Terminating a Desired Pregnancy for Medical Reasons or Poor Prognosis

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In the second trimester, doctors typically conduct a number of prenatal screening tests that can detect a variety of different chromosomal and congenital conditions in the fetus. The conditions being screened for can vary heavily in their prognosis. Children with some of these conditions, such as Down syndrome and mild to moderate neural tube defects, can be born alive and live a normal lifespan—although they may have developmental, physical, or cognitive disabilities.

Other conditions detected in prenatal screening can be fatal or carry a profoundly poor prognosis. For example, half of the babies born with anencephaly will not survive birth and the other half die within hours or days. A chromosomal condition such as trisomy 13 or trisomy 18 can result in a baby with a short lifespan; 90 percent of babies with either of these conditions do not survive past one year old and are frequently afflicted with health problems and medical interventions throughout their lives.

Medically Indicated Termination

When prenatal screening and subsequent diagnostic tests return a definitive diagnosis of a condition with a poor prognosis, parents may face the decision of whether to continue the pregnancy. A pregnancy termination under these conditions is sometimes called medically based or medically indicated termination. Parents may also end up considering a medically based termination when rare pregnancy or other health complications pose a notable threat to the mother's life if she continues the pregnancy.

Your options for medical termination may depend on the state you live in. Some healthcare providers in some states may not be able to counsel you on medical termination. You can find a list of each state's medical abortion laws here.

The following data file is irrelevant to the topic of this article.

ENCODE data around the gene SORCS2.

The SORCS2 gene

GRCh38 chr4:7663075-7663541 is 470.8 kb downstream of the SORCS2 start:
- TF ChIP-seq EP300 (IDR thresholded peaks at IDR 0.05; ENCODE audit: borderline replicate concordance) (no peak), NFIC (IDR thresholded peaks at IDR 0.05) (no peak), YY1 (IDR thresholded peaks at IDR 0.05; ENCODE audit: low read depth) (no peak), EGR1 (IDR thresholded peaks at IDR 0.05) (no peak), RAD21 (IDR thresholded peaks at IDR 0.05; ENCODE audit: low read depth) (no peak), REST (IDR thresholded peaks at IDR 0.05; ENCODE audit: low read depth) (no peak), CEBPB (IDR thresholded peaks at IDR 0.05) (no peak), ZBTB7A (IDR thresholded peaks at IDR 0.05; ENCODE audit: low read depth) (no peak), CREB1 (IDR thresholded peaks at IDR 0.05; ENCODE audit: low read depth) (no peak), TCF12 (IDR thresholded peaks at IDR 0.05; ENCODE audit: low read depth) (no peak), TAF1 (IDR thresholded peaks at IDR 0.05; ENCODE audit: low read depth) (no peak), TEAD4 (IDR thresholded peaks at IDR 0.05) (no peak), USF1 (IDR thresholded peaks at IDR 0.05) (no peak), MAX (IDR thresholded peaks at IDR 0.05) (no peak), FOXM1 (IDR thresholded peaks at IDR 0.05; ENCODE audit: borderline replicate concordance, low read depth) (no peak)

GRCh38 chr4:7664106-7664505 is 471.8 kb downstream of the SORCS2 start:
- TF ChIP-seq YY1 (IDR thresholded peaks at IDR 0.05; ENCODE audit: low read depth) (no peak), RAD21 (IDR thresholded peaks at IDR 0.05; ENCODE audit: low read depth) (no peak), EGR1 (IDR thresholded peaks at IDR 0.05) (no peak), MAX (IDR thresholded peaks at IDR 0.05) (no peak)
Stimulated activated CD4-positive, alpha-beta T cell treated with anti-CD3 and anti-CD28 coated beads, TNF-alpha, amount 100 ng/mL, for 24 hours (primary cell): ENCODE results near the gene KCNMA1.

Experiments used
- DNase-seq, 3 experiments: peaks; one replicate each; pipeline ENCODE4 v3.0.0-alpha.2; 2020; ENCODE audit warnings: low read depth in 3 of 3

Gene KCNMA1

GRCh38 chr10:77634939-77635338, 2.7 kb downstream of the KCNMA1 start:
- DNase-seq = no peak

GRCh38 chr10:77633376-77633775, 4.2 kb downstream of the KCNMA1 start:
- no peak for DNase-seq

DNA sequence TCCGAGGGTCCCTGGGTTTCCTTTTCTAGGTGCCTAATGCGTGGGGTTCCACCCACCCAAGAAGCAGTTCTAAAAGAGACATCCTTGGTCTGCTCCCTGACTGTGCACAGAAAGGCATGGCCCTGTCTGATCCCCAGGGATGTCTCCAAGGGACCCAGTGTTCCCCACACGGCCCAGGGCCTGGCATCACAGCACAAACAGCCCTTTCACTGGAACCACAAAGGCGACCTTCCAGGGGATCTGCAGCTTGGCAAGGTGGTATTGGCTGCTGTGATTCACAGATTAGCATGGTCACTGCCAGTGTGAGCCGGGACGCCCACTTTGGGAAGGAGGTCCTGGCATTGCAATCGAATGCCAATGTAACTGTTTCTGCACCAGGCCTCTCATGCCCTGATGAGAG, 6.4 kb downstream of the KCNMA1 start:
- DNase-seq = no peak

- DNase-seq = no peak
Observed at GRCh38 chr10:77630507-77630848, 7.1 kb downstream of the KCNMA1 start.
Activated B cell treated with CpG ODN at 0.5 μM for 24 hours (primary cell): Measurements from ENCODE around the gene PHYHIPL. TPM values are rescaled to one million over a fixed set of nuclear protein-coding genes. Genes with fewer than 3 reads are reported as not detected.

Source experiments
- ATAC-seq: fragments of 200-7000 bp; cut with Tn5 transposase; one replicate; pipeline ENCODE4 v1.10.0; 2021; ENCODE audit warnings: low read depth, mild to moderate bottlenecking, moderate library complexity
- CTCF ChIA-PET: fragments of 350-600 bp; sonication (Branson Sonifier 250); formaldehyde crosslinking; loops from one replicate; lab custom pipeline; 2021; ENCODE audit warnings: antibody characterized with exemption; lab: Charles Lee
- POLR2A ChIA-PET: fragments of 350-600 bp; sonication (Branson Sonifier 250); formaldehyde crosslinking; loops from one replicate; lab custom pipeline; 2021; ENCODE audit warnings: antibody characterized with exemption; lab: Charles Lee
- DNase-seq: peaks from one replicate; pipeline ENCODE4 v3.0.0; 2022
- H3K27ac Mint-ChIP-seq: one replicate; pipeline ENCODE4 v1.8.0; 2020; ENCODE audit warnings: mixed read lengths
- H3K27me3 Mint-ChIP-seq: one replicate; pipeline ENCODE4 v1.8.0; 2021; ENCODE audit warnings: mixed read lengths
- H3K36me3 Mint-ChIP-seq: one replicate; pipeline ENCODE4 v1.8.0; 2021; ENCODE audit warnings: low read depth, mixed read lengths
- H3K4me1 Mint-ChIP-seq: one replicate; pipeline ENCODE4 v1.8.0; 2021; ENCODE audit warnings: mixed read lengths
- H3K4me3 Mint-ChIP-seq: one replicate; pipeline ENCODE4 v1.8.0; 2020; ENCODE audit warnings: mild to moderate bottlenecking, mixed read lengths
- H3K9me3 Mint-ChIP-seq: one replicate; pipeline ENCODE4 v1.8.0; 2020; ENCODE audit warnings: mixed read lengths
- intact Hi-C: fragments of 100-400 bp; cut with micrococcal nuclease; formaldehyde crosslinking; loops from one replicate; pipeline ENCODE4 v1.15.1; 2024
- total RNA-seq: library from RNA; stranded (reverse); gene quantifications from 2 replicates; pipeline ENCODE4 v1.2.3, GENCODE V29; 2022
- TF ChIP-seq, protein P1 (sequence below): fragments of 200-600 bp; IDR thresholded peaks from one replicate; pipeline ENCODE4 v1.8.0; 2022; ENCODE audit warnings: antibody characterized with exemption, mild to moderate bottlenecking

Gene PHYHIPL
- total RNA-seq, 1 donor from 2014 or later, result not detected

When parents choose to terminate a pregnancy because of severe medical conditions in the baby, the medical procedure is technically a second-trimester abortion or a "late-term" abortion—and it is technically elective because parents can choose whether to let nature take its course or to end the pregnancy. As opposed to most elective terminations, however, most babies aborted late in pregnancy for medical reasons were very much wanted and the parents may deeply grieve the loss of the baby.

Politics and Emotions

Pregnancy termination of any type tends to be a divisive and emotional issue, both personally and politically. People who are philosophically or religiously opposed to abortion may view all abortions as wrong—no matter the circumstances. Activist groups are sometimes deeply opposed to even medically based terminations, and numerous online sites make a case that every baby should be brought to term. People who have a pro-choice stance usually have no objections to medically based terminations.

In cases when the diagnosed condition is not necessarily fatal, some opponents to selective abortion after a prenatal diagnosis have fears that parents may not receive full information. Outcomes have improved over the years for some conditions, such as Down syndrome, and they fear that parents may receive an inaccurate and dismal view of what it is like to raise a child with a physical or developmental disability.

As of June 24, 2022, the Supreme Court has overturned Roe v. Wade, the law that guaranteed constitutional access to abortion, including medical abortion. This means that each state will now have different laws regulating abortion. This may impact how you can plan for a medically indicated abortion, depending on which state you live in.

Outside the context of politics, and more important in these situations, are the feelings of the parents. Rather than being black and white (as political views tend to be), parents' emotions often fall somewhere on a spectrum. Some cannot fathom the idea of having a late-term abortion at all even after a diagnosis of fatal birth defects, while others wrestle with the idea but ultimately opt for the termination, and still, others do not struggle with the decision even though they grieve the loss of the baby. In all cases, it is a tremendously difficult decision for parents to make and is often accompanied by significant sadness and grief.